The gradual decline of the overall U.S. stock market since late April/early May is taking its toll on the share prices of firms with sizable plastics businesses.
The Dow Jones Industrial Average has fallen almost 6 percent from the peaks it attained in that period, but still remained up 3.1 percent so far in 2011, as of early trading June 14. Likewise, per-share prices for Dow Chemical Co., DuPont Co., Westlake Chemical Corp., Kraton Polymers U.S. LLC, Omnova Solutions Inc., Huntsman Corp. and LyondellBasell Industries each were down 10-20 percent from 2011 peaks as of June 14. Dow and DuPont are roughly flat for the year to date, while other stocks listed above, except Omnova, remain higher than their 2011 starting points. On June 7, stocks website OptionMonster.com said a large institutional trade in Dow shares the previous day could signal a rally.
Per-share prices at Ferro Corp. and Georgia Gulf Corp. have fared even worse than the group cited above, with Ferro down almost 30 percent and Georgia Gulf down 35 percent in the same comparison. Georgia Gulf remains slightly above its 2011 starting point, while Ferro now is slightly below.
PolyOne Corp., A. Schulman Inc. and Celanese Corp. have managed to buck the trend somewhat, falling only about 5-8 percent from their 2011 peaks. A June 1 entry on the website of Zacks Investment Research said Celanese “continues to trade like an all-star, recently hitting a new 52-week high on the heels of strong Q1 results that included a 16 percent earnings surprise.” The site gave Celanese its top stock ranking.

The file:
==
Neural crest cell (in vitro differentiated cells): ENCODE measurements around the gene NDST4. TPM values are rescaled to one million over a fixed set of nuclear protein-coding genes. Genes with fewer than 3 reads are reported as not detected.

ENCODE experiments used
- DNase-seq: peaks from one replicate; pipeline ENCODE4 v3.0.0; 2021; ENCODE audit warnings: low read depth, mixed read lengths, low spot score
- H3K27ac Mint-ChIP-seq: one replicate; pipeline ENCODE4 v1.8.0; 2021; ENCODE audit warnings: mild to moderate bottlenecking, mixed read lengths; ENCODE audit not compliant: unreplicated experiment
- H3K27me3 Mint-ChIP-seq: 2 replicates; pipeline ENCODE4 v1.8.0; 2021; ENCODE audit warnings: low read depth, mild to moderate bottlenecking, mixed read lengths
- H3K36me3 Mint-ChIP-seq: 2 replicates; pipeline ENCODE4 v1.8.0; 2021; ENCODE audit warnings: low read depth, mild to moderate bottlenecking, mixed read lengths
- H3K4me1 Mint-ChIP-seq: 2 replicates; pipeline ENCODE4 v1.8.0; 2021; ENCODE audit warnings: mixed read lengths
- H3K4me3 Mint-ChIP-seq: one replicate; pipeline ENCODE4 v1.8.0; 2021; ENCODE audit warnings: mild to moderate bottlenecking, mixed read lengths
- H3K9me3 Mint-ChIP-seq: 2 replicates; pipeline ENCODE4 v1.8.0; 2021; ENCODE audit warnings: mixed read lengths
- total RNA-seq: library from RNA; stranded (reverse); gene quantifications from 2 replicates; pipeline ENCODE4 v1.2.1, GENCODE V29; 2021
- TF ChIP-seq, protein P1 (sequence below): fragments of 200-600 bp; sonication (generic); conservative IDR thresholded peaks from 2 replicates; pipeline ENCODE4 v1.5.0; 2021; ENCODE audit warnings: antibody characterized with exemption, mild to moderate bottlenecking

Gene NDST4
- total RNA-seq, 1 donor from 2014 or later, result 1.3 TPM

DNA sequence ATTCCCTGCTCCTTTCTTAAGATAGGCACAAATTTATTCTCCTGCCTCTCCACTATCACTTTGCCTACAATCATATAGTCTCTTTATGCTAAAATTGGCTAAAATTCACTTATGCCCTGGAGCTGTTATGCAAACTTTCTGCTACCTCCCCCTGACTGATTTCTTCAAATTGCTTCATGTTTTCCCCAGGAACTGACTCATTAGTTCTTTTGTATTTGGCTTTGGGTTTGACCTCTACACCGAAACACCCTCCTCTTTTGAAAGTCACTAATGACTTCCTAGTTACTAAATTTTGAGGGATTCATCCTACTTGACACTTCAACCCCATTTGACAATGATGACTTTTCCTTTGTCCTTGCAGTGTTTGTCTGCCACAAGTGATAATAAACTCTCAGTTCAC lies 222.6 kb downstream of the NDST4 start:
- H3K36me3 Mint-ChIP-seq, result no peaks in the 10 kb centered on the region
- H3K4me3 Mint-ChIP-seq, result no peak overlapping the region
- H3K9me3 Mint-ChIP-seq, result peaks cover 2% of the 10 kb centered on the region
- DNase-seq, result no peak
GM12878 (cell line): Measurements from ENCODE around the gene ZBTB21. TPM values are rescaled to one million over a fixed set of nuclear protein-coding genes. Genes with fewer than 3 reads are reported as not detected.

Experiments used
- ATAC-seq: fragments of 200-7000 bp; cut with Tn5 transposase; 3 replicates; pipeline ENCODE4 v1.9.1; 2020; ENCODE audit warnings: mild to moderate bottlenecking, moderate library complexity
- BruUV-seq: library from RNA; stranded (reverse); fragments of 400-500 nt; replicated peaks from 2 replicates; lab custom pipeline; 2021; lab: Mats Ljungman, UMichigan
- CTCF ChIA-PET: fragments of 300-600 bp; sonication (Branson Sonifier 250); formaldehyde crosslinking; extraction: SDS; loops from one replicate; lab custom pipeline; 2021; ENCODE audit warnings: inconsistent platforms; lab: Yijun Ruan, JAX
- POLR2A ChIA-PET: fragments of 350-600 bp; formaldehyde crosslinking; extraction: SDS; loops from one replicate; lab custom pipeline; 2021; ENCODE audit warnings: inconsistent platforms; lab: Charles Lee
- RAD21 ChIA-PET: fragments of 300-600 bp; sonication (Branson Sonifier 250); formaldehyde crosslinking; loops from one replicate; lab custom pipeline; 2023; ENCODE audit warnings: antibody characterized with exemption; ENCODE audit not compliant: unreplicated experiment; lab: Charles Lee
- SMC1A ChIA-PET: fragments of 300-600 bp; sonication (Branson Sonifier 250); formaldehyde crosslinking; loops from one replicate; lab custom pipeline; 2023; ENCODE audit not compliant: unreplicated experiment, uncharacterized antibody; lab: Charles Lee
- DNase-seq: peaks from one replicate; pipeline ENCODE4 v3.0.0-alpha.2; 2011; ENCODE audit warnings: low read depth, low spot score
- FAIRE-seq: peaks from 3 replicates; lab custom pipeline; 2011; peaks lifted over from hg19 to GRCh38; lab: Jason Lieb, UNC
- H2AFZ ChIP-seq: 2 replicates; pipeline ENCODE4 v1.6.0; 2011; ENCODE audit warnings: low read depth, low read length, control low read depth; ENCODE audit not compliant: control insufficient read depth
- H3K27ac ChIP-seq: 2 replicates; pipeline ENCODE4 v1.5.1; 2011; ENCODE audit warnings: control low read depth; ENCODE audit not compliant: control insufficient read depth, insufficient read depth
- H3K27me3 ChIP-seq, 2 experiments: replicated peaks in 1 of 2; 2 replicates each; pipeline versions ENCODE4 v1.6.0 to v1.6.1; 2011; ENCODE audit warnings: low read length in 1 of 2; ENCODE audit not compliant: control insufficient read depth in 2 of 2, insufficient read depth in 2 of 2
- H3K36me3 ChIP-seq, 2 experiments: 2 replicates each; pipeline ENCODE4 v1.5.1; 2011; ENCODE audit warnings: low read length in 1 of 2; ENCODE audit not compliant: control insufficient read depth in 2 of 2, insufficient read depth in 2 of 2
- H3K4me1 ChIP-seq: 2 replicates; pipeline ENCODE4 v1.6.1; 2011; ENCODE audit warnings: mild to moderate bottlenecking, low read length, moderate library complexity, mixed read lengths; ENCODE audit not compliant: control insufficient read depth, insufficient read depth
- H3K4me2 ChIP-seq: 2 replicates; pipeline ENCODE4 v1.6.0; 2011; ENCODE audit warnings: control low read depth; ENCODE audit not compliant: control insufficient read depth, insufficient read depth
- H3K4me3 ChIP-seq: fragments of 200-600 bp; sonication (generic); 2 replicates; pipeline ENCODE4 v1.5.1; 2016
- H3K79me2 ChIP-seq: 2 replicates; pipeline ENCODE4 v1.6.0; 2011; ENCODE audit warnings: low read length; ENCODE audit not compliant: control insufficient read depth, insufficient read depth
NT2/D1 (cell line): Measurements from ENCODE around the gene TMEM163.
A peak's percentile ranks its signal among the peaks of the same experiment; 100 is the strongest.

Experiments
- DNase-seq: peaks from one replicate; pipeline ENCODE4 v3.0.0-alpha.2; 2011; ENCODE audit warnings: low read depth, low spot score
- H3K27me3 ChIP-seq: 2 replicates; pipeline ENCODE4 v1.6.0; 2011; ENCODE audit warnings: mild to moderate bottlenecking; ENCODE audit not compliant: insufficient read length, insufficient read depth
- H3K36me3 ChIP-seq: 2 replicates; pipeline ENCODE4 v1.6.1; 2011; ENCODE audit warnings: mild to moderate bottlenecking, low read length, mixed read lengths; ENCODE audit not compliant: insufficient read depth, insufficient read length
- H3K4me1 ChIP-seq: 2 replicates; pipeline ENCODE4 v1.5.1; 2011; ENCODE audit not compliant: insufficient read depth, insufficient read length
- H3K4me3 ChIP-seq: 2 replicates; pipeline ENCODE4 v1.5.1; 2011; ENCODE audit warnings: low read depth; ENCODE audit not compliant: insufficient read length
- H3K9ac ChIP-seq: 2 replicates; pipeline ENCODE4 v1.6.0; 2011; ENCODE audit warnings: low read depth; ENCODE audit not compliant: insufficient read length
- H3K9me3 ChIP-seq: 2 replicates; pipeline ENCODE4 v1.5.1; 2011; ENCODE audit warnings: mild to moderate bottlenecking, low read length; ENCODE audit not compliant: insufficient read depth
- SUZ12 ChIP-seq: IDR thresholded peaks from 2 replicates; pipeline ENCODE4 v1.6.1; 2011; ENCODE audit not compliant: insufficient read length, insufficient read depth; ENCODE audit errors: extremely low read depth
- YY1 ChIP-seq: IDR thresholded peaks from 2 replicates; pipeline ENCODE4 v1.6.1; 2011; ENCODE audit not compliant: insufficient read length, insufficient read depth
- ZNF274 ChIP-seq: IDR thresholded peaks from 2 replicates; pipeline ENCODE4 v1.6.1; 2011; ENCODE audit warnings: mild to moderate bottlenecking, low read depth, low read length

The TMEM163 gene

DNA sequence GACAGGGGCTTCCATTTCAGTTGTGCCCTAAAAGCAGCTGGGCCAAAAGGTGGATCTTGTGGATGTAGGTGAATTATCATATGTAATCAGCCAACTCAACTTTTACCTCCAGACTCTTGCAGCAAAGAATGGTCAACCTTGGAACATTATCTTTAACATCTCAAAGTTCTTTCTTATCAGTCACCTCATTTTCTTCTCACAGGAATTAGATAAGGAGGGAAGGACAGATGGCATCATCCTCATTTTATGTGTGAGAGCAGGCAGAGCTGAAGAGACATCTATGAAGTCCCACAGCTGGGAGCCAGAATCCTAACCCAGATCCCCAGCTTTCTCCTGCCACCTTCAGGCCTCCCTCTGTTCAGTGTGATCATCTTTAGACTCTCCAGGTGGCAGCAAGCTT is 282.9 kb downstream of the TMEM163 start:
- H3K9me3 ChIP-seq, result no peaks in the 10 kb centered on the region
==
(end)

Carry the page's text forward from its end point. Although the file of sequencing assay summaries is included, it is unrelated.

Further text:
Spartech Corp. has faced the biggest challenge so far in 2011. The maker of sheet and compounds saw its share price open the year at $9.50, only to be buffeted by poor results that moved the price steadily downward to $6 on June 13 — a drop of almost 40 percent. But Spartech got a pat on the back in early April when SeekingAlpha.com listed it as one of 31 undervalued small-caps.
The site counted Spartech as one of 31 public firms with market values between $200 million and $1 billion, consensus earnings-per-share growth forecasted at more than 50 percent for 2011 and 2012 and price/earnings to growth ratios of less than 0.5.
In a recent interview, stock analyst Dmitry Silversteyn cited different reasons for the performance of PolyOne, Spartech, Schulman and Ferro. He covers those companies and other specialty chemicals firms for Longbow Research in Independence, Ohio.
PolyOne and Spartech tried to evolve their business models a few years back, but he said that while PolyOne has succeeded, Spartech has not. Schulman has benefited from a change in culture promoted by CEO Joseph Gingo, and moving from a cost-plus to a value-added business approach, he said. At Ferro, which generates about 20 percent of its sales from plastics, Silversteyn said the company's fortunes have been driven by a silver paste that it makes for the solar panel market.
“Things [at Ferro] were going fine,” he said. “But then solar panels hit a soft patch and sentiment changed.”